In This Article Mary Sidney Herbert, Countess of Pembroke

  • Introduction
  • Biographical Studies
  • Overviews of Early Modern Women’s Writing in England
  • Bibliographies and Reference Works
  • Modern Editions of Herbert’s Works
  • Negotiations with Print Culture
  • Sidney’s Sister, Sidney’s Creator
  • Herbert’s Influence on Later Writers
  • Herbert’s Patronage

Renaissance and Reformation Mary Sidney Herbert, Countess of Pembroke
by
Elizabeth Mazzola
  • LAST MODIFIED: 22 February 2018
  • DOI: 10.1093/obo/9780195399301-0382

Introduction

It seems impossible to overstate the significance of Mary Sidney Herbert (b. 27 October 1561–d. 25 September 1621) and yet, until recently, her place in early modern English literary culture was insufficiently grasped by many readers who minimized the importance, skill, and deliberate nature of her contributions. Valuable efforts by recent critics have dramatically expanded our ideas about Herbert’s reach and talents, however, and increasingly Herbert is appreciated as a key figure in English literary history. Poet, patron, Protestant polemicist, translator, and executor of her brother Sir Philip Sidney’s literary estate, Herbert was the fourth child of Henry Sidney and Mary Dudley. Her 1577 marriage to Henry Herbert, Earl of Pembroke, vastly improved her family’s fortunes and endowed Herbert with an influence second only to that of Queen Elizabeth. Life at Pembroke’s estate at Wilton was described by John Aubrey as “like a College,” where Herbert presided as “the greatest Patronesse of witt and learning of any Lady in her time “and supported writers such as Samuel Daniel, Nicholas Breton, Abraham Fraunce, and Edmund Spenser, among others. Herbert also enjoyed a close and fruitful collaboration with her brother Philip, and their tie provides a crucial thread for understanding the work of both writers. Sidney’s forced retirement to Wilton in 1580 supplied both siblings with a chance to pursue shared interests: not only was Sidney’s Arcadia drafted there and dedicated to Herbert, but probably at this time too their joint translation of the psalms was undertaken. After Sidney’s death in 1586, Herbert not only revised and published his works, but also published several works under her own name. Although there are references to continued writing up until her death in 1621, the bulk of Herbert’s writings belong to the 1590s, a decade when anxieties about royal succession and the status of Protestant reform ran especially high. Later works may have been lost after fires at both of Herbert’s primary residences, although evidence suggests that she continued to write and exchange manuscripts. Many early critics viewed Herbert’s work, which includes translations, an elegy, a pastoral entertainment, and a rich body of poetry, as inspired by grief for her martyred brother. More recent readers have overturned this image of Herbert’s passive suffering and attendant picture of dutiful ventriloquism. Herbert’s writings are increasingly viewed as bold efforts to reach the queen, alter the nature of English dramatic entertainments, claim the psalmist’s prophetic instruments, and untangle the poetic legacy of a brother better known to his contemporaries as a courtier and soldier. In acknowledging the steps Herbert took to fashion Sidney as a successor to Chaucer and Petrarch, one can also register the ways she presented herself as an author in her own right, a writer whose works advance and advertise her own considerable abilities, learning, and clout.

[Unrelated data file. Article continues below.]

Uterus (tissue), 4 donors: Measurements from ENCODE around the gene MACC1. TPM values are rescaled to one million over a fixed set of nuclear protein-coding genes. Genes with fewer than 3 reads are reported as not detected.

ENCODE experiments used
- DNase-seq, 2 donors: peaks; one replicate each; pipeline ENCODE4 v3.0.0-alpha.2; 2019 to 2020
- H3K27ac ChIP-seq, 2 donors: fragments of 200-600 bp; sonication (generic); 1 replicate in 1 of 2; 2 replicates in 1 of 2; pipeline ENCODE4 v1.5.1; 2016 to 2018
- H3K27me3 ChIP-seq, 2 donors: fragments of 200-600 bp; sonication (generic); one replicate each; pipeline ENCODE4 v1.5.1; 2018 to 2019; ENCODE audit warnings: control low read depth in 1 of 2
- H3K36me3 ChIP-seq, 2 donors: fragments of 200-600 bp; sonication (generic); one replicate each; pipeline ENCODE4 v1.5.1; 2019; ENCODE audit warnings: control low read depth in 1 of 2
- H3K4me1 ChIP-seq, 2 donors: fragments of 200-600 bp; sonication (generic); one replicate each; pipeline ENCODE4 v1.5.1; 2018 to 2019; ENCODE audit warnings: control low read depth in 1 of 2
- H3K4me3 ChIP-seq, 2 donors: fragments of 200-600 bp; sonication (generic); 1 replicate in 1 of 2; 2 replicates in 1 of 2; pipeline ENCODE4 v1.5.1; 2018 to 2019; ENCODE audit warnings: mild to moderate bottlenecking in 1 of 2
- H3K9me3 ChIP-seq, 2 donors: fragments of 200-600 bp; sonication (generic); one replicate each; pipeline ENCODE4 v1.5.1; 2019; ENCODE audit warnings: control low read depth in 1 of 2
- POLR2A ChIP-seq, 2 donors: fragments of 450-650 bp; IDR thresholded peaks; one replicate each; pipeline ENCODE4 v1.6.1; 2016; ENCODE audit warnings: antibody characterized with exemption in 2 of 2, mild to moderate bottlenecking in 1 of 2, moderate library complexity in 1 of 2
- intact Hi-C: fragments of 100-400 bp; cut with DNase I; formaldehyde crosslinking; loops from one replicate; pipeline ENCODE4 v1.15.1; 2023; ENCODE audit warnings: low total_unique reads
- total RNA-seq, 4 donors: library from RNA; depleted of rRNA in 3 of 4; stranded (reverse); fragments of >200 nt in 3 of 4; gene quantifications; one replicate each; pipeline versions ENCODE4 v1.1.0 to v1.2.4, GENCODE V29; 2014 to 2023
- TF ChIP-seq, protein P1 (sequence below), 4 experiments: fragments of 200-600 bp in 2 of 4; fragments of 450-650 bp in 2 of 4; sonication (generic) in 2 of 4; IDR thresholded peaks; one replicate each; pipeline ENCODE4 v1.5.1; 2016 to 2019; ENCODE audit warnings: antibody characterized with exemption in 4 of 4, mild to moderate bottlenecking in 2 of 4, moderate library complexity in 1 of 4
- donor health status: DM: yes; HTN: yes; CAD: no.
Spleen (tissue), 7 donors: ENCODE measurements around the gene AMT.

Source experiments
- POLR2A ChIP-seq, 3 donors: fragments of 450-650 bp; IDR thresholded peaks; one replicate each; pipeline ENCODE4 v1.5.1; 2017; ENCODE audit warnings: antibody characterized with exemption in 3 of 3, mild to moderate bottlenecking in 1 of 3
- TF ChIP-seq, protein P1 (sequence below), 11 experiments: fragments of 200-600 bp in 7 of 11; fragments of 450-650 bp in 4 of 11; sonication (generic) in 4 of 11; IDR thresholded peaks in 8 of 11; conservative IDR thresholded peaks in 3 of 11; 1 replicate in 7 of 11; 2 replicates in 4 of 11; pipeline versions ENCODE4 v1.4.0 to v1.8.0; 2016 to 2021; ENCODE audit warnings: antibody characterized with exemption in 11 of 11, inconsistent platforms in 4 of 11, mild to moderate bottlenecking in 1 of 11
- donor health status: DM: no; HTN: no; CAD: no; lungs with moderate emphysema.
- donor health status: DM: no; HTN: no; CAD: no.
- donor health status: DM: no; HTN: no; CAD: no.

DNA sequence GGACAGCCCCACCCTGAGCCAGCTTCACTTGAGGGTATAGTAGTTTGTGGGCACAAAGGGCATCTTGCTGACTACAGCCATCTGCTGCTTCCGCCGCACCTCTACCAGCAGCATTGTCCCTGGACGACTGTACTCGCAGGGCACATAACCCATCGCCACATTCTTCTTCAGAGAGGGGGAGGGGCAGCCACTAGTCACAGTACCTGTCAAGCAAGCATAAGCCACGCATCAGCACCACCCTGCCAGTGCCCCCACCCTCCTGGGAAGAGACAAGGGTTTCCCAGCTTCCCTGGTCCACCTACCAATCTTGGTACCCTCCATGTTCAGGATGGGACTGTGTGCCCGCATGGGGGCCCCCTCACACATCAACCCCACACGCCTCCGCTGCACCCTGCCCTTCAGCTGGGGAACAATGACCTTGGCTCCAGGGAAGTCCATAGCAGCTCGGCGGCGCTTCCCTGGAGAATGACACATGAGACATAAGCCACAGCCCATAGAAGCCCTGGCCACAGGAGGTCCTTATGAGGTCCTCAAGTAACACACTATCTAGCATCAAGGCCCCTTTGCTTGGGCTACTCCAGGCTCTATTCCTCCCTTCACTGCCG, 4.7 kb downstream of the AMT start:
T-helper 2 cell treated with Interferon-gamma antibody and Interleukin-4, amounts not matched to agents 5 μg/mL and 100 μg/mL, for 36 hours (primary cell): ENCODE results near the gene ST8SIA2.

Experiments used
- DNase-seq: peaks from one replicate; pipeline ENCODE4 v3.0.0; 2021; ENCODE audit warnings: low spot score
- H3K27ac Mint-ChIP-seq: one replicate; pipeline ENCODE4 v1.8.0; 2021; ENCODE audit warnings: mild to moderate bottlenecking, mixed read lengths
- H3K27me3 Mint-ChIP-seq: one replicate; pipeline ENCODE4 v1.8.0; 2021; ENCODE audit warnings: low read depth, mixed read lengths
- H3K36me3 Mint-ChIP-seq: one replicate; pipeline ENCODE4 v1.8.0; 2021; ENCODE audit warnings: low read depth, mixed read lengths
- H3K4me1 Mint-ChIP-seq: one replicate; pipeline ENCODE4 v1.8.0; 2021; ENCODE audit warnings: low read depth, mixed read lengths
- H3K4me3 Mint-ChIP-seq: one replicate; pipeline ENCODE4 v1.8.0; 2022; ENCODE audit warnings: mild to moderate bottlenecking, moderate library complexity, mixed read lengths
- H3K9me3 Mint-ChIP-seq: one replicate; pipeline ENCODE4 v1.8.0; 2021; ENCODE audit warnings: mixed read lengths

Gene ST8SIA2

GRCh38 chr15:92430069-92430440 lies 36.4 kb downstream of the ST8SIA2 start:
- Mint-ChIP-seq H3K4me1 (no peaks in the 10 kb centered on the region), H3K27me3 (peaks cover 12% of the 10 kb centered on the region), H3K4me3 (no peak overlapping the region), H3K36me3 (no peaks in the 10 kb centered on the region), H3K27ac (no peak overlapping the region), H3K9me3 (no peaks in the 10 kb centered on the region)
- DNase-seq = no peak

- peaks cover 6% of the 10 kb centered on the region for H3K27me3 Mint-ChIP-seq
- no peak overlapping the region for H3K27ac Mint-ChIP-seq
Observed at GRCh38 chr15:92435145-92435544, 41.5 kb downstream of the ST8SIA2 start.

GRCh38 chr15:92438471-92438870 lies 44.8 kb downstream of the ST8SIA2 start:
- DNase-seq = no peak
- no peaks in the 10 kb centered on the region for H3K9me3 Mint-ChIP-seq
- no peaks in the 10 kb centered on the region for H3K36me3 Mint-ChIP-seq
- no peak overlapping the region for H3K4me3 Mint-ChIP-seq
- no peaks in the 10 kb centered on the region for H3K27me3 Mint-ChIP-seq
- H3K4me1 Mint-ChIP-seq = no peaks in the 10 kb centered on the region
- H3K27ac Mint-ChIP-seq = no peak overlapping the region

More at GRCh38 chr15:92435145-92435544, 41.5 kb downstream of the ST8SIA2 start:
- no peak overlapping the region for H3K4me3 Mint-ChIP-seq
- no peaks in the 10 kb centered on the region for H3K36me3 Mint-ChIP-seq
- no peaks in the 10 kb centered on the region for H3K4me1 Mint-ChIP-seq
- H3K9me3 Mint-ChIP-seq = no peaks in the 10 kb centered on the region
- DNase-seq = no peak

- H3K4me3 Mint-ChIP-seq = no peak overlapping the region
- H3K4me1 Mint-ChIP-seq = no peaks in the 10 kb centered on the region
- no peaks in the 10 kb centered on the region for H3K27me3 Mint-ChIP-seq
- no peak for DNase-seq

Biographical Studies

A famous portrait of Herbert gazing directly at her audience and holding (rather than reading or copying) the Hebrew psalms emphasizes her piety rather than her many occupations as translator, editor, mourner, mother, wife, and executor of Sidney’s estate Biographers likewise sometimes similarly privilege one role over another, diminishing Herbert’s influence or breaking up the circle of writers and activities surrounding her. Still, Young 1912 remains a helpful general introduction, making use of many primary materials. Hannay 1990a has become a basic, crucial tool for grasping the arc of Herbert’s life and career; and, until Hannay’s death, her research continued to gather together Herbert’s many activities in a persuasive account of her personal and political life. Hannay 1990b, Beilin 1987, and Clarke 2000 attend to Herbert’s political positioning and negotiations with print and manuscript culture as well as her role at court and obvious influence upon later writers both male and female. Studies of the development of Herbert’s authority as a writer have also undergone significant change. Earlier treatments provided by critics such as Waller (Waller 1979, Waller 1985, and Waller 1993) and Lamb 1990 sometimes present her efforts as self-effacing or secretarial, making Herbert part of a supporting cast surrounding authors such as Spenser and Sidney rather than a poet in her own right. Miller 2001 takes Herbert’s story in new directions, enlarging the picture we have of Herbert’s life and expanding literary ambitions with reference to other women writers as well as Herbert’s growing awareness of multiple audiences and different means of reaching them. These later discussions represent Herbert’s career as something she understands and self-consciously fashions, a project with a clearer beginning, middle, and end.

  • Beilin, Elaine V. “The Divine Poet: Mary Sidney, Countess of Pembroke.” In Redeeming Eve: Women Writers of the English Renaissance. By Elaine V. Beilin, 121–150. Princeton, NJ: Princeton University Press, 1987.